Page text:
Porsche’s 993 Turbo Restoration Is Beautiful but Has One Massive Flaw

You can’t actually drive it on the street.

About a month ago, Porsche teased its Project Gold which on the surface appeared to be a restoration project of some kind. While we speculated about a sort of Singer-esque resto-mod, we finally have our look at the completed project, which is, instead, a painstaking recreation of a Porsche 993 Turbo. The project was based on an extra 993 Turbo body-in-white that was apparently just sitting around, gathering dust, and that Porsche says took about one-and-a-half years to finish and utilized some 6,500 spare 993 parts.

The result is a gorgeous example of what is arguably one of the best versions of the 911 of all time. The car is painted in an exquisite shade of gold, the interior is hand-upholstered, and uses a brand-new, 3.6-liter twin-turbo flat-six engine producing around 450 horsepower. It sounds like an absolute hoot to drive, but the reality is that this car will probably never be driven again. The big caveat to this car — aside from being a one-off — is that it’s not street-legal.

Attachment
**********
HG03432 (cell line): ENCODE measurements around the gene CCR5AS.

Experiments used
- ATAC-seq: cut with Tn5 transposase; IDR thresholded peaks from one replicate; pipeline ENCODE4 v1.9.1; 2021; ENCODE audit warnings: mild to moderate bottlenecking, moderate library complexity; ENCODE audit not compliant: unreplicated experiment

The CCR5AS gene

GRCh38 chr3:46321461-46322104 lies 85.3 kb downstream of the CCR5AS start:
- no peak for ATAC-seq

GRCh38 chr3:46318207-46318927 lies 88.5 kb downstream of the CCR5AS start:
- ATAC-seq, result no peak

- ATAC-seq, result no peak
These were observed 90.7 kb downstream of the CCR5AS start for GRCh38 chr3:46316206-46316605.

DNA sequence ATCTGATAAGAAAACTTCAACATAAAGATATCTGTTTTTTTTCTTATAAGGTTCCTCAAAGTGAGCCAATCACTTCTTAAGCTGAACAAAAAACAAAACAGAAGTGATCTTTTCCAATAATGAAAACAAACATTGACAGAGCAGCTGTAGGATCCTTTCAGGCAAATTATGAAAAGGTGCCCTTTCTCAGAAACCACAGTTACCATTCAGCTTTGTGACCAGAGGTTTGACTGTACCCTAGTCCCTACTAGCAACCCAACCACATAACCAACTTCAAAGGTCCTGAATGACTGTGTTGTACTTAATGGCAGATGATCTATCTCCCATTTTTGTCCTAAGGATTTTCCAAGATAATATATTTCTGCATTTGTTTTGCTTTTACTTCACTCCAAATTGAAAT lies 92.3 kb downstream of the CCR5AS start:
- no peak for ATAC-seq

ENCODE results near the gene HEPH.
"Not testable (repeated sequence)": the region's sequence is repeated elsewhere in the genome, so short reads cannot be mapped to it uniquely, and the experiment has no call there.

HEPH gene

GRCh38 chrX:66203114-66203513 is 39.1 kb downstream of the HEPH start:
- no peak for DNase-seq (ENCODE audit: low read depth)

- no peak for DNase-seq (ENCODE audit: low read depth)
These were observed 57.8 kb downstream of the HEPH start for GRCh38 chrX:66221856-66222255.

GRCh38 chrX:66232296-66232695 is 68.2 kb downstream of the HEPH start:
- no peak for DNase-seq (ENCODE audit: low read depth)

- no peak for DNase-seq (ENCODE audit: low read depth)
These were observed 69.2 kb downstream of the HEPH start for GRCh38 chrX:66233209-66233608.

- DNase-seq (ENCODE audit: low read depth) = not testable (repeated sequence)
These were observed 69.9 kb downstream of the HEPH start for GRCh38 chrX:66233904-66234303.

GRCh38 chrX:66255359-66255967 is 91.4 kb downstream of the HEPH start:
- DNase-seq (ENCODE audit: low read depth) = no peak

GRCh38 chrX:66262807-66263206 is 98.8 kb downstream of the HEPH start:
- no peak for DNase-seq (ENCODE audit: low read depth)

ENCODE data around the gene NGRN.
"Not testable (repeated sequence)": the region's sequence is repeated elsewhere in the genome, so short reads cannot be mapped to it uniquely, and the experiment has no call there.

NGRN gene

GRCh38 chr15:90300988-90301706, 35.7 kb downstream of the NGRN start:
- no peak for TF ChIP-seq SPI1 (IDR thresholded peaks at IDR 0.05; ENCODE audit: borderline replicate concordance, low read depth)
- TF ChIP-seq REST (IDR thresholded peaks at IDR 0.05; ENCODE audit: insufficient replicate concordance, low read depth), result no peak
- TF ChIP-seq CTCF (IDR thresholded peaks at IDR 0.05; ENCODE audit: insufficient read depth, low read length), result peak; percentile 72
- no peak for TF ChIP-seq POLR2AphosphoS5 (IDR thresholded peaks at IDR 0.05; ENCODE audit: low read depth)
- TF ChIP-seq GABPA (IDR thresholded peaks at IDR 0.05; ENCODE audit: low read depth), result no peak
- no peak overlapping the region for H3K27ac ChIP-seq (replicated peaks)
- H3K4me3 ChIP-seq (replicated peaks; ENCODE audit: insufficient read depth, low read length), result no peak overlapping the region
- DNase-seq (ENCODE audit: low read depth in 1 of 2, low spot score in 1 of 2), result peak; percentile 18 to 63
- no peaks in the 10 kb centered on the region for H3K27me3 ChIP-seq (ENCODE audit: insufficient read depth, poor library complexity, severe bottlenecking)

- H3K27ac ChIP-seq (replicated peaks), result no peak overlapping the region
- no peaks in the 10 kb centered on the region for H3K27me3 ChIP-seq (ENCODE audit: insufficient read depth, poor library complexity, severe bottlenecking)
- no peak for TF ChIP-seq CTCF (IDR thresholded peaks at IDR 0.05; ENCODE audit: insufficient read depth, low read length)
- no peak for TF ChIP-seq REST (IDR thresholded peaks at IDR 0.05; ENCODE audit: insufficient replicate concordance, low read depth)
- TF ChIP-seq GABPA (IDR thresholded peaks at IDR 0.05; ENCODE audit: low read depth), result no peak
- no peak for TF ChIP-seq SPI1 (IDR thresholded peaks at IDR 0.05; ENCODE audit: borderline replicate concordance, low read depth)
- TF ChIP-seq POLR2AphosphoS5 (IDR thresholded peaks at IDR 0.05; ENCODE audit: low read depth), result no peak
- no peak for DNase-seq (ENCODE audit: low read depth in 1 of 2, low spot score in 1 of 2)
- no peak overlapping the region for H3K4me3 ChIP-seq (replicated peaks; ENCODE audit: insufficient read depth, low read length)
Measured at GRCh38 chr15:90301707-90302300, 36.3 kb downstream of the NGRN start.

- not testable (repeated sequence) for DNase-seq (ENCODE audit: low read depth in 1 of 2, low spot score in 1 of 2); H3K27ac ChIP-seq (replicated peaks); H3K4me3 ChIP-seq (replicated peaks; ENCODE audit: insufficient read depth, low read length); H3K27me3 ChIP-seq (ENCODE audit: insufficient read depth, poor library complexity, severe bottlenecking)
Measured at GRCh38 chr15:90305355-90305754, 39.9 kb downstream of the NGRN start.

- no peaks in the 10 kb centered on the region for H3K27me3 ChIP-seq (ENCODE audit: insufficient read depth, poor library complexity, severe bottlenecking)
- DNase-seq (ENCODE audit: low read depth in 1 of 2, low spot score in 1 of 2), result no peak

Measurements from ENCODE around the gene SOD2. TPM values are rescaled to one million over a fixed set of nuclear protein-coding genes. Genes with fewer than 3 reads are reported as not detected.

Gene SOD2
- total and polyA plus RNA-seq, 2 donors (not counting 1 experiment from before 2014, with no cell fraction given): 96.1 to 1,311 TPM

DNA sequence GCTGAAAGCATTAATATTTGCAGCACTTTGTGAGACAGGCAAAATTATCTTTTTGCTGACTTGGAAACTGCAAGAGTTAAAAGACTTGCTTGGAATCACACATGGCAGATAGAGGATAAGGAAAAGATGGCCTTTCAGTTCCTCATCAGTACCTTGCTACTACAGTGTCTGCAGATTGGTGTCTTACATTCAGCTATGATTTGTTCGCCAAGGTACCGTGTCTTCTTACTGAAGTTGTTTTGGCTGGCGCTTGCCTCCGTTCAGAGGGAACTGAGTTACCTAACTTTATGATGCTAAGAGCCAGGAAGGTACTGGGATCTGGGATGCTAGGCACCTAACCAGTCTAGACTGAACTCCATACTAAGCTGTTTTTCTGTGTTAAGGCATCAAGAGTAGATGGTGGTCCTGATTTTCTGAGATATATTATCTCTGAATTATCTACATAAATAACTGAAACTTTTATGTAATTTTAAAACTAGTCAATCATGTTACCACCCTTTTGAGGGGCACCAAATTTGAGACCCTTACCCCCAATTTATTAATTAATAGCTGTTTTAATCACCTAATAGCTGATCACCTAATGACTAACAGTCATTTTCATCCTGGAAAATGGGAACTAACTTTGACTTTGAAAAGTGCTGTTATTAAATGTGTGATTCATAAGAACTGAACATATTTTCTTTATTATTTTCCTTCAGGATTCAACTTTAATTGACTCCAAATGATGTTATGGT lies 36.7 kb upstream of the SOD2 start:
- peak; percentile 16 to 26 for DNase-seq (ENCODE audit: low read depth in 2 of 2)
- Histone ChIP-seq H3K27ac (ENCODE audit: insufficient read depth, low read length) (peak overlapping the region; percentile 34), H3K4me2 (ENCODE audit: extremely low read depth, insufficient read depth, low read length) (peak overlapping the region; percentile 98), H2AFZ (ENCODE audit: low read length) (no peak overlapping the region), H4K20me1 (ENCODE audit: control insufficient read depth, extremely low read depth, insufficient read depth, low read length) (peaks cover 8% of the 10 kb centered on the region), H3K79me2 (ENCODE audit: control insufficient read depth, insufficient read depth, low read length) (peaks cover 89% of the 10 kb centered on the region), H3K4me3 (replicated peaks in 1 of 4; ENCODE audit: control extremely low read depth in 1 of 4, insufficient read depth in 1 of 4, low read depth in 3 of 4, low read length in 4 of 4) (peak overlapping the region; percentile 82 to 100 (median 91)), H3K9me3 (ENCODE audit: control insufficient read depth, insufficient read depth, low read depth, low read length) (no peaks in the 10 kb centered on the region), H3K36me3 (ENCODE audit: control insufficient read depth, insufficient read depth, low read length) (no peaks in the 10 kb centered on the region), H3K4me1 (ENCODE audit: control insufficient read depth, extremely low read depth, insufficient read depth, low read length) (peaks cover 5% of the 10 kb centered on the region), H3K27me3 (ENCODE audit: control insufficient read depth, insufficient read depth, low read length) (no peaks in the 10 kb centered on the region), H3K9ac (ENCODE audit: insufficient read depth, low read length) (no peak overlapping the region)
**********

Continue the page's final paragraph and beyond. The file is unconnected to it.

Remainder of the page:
According to Jalopnik, the problem is this: the car is based on a body shell from the 1990s and was built to the spec of a ’90s Porsche. But the car was built in 2018 and has to be registered as a 2018 model, meaning it needs to conform to modern safety and emissions regulations. You can probably figure that the 993 comes nowhere close to meeting the modern standards. It’s an issue that isn’t limited to this Porsche; Jaguar’s E-Type Lightweight recreations and Aston Martin’s 007-inspired DB5s are also not street-legal.

Still, this pretty much assures that this 993 Turbo will never be used for its intended purpose: to be driven fast. The occasional track day is still in the cards, but not very plausible given that the car will likely sell for an obscene amount of money when it goes up for auction — it’s destined to live out its days sitting in a collection, gathering dust, not unlike the body shell the car was based on in the first place. So what exactly was the point in making it drivable in the first place?

The point, it seems, is to publicise Porsche’s factory-backed restoration program, available to classic Porsche owners who want to make their vintage Porsches as squeaky-clean and period-correct as possible. The press release for Project Gold boasts that the program has some 52,000 parts for classic models. It’s sure as hell a program worth taking advantage of, but do us, your car and yourself a favor if you do: drive it once you’ve restored it.

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